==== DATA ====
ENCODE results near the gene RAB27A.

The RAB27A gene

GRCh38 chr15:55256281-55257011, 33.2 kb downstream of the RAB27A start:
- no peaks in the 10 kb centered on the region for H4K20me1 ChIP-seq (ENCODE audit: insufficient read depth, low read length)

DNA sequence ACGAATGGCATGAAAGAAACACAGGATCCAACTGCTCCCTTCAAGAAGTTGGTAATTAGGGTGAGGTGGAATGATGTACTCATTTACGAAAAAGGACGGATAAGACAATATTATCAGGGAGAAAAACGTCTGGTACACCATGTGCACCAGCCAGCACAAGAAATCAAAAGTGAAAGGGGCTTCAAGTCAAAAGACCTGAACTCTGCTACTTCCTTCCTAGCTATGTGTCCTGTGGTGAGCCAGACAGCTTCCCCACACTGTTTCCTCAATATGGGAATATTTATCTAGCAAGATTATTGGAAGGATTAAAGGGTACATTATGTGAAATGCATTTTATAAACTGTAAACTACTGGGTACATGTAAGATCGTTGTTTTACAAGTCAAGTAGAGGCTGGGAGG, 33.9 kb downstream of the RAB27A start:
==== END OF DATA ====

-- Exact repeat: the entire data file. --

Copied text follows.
ENCODE results near the gene RAB27A.

The RAB27A gene

GRCh38 chr15:55256281-55257011, 33.2 kb downstream of the RAB27A start:
- no peaks in the 10 kb centered on the region for H4K20me1 ChIP-seq (ENCODE audit: insufficient read depth, low read length)

DNA sequence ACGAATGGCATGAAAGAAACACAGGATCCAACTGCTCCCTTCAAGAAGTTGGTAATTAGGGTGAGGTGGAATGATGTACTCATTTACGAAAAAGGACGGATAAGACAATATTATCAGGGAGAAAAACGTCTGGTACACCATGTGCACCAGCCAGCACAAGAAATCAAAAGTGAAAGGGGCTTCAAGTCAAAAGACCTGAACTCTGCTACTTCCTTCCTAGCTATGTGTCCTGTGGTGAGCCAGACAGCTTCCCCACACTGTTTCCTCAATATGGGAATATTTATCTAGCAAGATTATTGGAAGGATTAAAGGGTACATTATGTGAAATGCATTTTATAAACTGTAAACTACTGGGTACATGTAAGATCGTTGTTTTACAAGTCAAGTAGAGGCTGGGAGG, 33.9 kb downstream of the RAB27A start: